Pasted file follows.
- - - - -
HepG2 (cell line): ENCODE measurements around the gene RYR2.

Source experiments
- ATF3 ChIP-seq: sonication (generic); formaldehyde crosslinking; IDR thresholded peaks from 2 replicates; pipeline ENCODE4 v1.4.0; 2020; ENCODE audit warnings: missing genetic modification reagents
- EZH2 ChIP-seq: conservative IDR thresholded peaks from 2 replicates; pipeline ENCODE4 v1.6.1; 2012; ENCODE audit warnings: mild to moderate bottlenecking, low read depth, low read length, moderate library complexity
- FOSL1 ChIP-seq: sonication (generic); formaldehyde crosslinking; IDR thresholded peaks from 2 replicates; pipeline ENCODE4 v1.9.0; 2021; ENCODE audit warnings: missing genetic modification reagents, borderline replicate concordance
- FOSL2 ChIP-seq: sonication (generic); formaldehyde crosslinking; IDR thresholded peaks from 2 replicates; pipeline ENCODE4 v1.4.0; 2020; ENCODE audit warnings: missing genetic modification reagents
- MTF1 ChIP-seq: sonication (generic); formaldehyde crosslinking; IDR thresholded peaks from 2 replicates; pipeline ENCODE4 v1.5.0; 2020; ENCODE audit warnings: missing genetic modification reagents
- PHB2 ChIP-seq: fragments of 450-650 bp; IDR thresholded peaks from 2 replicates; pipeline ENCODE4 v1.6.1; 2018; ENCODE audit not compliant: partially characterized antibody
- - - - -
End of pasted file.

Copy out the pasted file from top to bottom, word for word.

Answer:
HepG2 (cell line): ENCODE measurements around the gene RYR2.

Source experiments
- ATF3 ChIP-seq: sonication (generic); formaldehyde crosslinking; IDR thresholded peaks from 2 replicates; pipeline ENCODE4 v1.4.0; 2020; ENCODE audit warnings: missing genetic modification reagents
- EZH2 ChIP-seq: conservative IDR thresholded peaks from 2 replicates; pipeline ENCODE4 v1.6.1; 2012; ENCODE audit warnings: mild to moderate bottlenecking, low read depth, low read length, moderate library complexity
- FOSL1 ChIP-seq: sonication (generic); formaldehyde crosslinking; IDR thresholded peaks from 2 replicates; pipeline ENCODE4 v1.9.0; 2021; ENCODE audit warnings: missing genetic modification reagents, borderline replicate concordance
- FOSL2 ChIP-seq: sonication (generic); formaldehyde crosslinking; IDR thresholded peaks from 2 replicates; pipeline ENCODE4 v1.4.0; 2020; ENCODE audit warnings: missing genetic modification reagents
- MTF1 ChIP-seq: sonication (generic); formaldehyde crosslinking; IDR thresholded peaks from 2 replicates; pipeline ENCODE4 v1.5.0; 2020; ENCODE audit warnings: missing genetic modification reagents
- PHB2 ChIP-seq: fragments of 450-650 bp; IDR thresholded peaks from 2 replicates; pipeline ENCODE4 v1.6.1; 2018; ENCODE audit not compliant: partially characterized antibody